The Winter Swimming of my Grandmother by Frankie McMillan

People see my grandmother walk down the road with a towel over her shoulder. The local pig hunters, burly men in thick plaid jackets and fur lined boots shake their heads in disbelief. They think she’s going for a dip somewhere. They imagine the brief frenzied plunge of an old woman.

‘Don’t tell them where I go,’ she says.

My grandmother swims naked. She swims serious. She swims the lake, from the bank right over to the reeds on the other side. Her pink woolen hat bobbing above the water.

My aunty insists upon the hat. She’s read up about hypothermia.

‘I don’t want to have to pull you dead from the water,’ she says.

Ask my grandmother if she feels the cold and she laughs. She says the strange thing is that when she climbs out of the water her bare skin is flushed and tingly. As if she’s been spanked.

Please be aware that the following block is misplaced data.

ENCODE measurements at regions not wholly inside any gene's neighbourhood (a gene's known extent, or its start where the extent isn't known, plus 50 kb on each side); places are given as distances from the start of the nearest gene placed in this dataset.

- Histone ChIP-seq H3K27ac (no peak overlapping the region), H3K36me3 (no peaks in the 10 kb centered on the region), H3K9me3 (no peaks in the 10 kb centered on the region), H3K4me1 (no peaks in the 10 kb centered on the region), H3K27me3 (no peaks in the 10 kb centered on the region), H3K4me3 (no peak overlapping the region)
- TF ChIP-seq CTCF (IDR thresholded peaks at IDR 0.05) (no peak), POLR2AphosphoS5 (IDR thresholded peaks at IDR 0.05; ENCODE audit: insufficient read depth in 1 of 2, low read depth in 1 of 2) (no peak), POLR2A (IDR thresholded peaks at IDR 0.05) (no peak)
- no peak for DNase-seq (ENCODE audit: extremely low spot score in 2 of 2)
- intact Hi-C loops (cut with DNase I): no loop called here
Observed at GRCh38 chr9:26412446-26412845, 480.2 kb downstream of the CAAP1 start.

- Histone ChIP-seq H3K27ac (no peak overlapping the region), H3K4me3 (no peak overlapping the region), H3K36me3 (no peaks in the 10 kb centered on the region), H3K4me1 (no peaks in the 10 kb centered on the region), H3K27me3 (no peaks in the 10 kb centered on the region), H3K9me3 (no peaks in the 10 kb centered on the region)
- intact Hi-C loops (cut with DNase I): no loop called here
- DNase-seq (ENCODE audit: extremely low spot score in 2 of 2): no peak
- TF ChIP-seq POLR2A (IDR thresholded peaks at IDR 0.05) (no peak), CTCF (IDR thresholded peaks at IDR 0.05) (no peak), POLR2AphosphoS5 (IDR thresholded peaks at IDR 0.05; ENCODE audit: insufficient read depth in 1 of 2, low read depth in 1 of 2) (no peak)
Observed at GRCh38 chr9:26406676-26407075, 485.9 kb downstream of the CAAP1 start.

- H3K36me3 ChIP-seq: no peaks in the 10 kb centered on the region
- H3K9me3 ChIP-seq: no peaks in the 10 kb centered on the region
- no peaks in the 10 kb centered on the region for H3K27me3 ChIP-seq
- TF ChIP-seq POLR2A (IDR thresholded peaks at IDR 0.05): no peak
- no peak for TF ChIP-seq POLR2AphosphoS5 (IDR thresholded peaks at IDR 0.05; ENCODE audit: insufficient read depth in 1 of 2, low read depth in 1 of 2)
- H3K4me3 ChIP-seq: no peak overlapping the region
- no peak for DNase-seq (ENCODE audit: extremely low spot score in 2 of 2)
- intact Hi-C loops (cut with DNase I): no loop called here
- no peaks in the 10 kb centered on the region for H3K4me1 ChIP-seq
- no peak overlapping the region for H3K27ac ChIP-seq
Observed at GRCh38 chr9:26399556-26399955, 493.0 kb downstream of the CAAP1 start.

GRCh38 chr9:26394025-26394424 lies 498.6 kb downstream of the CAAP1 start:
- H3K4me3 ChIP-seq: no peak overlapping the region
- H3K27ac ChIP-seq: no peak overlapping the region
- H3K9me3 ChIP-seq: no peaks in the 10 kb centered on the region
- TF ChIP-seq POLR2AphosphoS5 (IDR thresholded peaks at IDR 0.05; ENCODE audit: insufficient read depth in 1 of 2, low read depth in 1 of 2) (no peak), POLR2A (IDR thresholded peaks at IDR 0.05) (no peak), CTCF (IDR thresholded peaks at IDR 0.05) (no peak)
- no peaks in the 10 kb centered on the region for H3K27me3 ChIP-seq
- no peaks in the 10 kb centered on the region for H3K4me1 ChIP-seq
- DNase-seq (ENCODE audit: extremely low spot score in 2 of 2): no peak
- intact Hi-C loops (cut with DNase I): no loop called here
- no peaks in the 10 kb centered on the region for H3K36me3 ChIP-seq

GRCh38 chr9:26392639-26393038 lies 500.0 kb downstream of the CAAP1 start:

She begins to stay in the water for longer.

Snow piles up on the woodshed roof. When my grandmother walks to the lake in her rubber boots she leaves behind a mushy trail of watery drift.

My aunt gets up before her, sneaks down to the water with a thermometer.

Who knows what will happen when the ice is too thick to break. Who knows if the pig hunters silently watch my grandmother swim, small brave animal that she is. And who knows what makes the women in our family go against the tide, strike out with such singular force.

Frankie McMillan’s publications by Canterbury University Press include, There are no horses in heaven, My Mother and the Hungarians and other small fictions, Bonsai: best small stories from Aotearoa New Zealand, ( co edited with  M Elvy and  J Norcliffe) and The Father of Octopus Wrestling and other small fictions. She has won numerous national awards and residencies and is currently working on a novella. She lives partly in the city, partly in the Parapara bush, Golden Bay.

Person swimming in a secluded pond surrounded by a forest
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